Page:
For the longest time, the evolution of cooperative social behaviour has fascinated evolutionary biologists.

The mathematical field of game theory helps shed light on how it emerges. Game theory is “the study of mathematical models of strategic interaction among rational decision-makers” (according to Wikipedia).

Game theory applies to “games” as varied as economics, politics, chess and tic-tac-toe. In each case, there are some rules, some “players” or “agents”, and a set of strategies available to them.

Each player has a concept of “utility” – a “currency” they seek to individually maximise through the strategies they play.

The currency of evolution is the concept of fitness.

That is, the chance of being represented in the next generation. Genes and traits which increase the odds of survival to reproductive age are more likely to be passed on to future generations. Therefore, they confer a greater fitness to the individual which "hosts” them.

Evolutionary game theory takes the concepts from game theory and applies them in an evolutionary context.

For a given model, it lets you ask questions about which strategy prevails, and whether certain strategies can coexist. And if so – at what frequencies?

Replicator dynamics

Evolutionary game theory plays “games” over many generations.

Each game will alter the utility (that is, fitness) of the players. The next generation is produced, with players being represented proportionally to their overall fitness.

This set up is called “replicator dynamics”. It is easy to simulate and explore different models of evolutionary games.

The classic model of evolutionary game theory is the “Hawk-Dove” game, popularised by John Maynard Smith in the 1970s.

In this game, there exists a population of animals which compete for a finite resource (for example, food). The more resources an individual wins, the greater its fitness.

Each animal can play one of two strategies:

  • Hawks are aggressive, and will fight for a resource at all costs.
  • Doves are passive, and will share instead of fight for a resource.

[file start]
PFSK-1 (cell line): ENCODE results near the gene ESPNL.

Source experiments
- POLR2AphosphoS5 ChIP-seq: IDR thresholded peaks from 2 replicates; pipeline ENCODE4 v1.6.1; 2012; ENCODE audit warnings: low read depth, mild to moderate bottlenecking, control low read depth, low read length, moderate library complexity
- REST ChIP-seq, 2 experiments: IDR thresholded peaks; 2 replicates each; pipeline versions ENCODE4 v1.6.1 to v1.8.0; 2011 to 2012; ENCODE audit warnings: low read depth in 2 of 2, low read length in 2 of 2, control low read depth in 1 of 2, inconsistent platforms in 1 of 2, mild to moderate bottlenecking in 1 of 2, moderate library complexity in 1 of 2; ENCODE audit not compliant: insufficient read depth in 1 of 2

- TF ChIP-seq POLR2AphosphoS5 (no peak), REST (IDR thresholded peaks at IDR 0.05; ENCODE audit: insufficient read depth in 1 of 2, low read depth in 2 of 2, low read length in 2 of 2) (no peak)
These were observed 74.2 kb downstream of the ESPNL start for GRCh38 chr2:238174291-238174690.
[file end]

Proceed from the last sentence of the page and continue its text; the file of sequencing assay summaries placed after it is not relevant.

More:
The animals are all the same kind – “hawk” and “dove” refer to their behaviour.

There are three pairwise competitions that can exist:

Hawk vs Hawk

  • If two hawks compete, they will engage in a 50:50 battle to win the resource. This is a winner-takes-all scenario – the winner obtains the full value of the resource. The injured loser pays a price, and loses a certain amount of fitness.

Hawk vs Dove

  • If a hawk meets a dove, the dove will back down immediately. The hawk wins the full value of the resource, and the dove walks (or, rather flies) away with nothing. But they do not pay any cost.

Dove vs Dove

  • When two doves meet, they agree to share the resource evenly. No one gets hurt.

This can be modelled mathematically. Doing so allows us to understand whether these strategies can coexist (or if one of them prevails).

The math of replicator dynamics

Let V be the value of winning a contest, and C be the cost of injury in a contest.

Represent the frequency of hawks in the population as p, and the frequency of doves as 1-p.

Now, define two functions F(H) and F(D) which define the expected fitness of playing the hawk and dove strategies, respectively.

Playing as a hawk will mean engaging in a hawk-vs-hawk contest with frequency p. The expected utility of doing so is understood as the average outcome. Half the time the hawk wins V, half the time it loses C.

The rest of a hawk’s contests will be against doves. This guarantees an easy win V.

Playing as a dove will win nothing against hawks. But a dove will encounter another dove with frequency 1-p. Under this scenario, the expected utility is the shared resource, worth V/2.

Now, set F(H) equal to F(D) and solve for p.

This reveals the frequency p at which the hawk strategy confers no more or less fitness than the dove strategy.

At this frequency, there is no advantage to either strategy, so this is the equilibrium at which both strategies may coexist.

Some algebraic rearrangement gives:

Which provides the ratio of hawks-to-doves that exists at equilibrium.

Just a little more rearranging gives the equilibrium in terms of p:

Considering the properties of this expression reveals two things: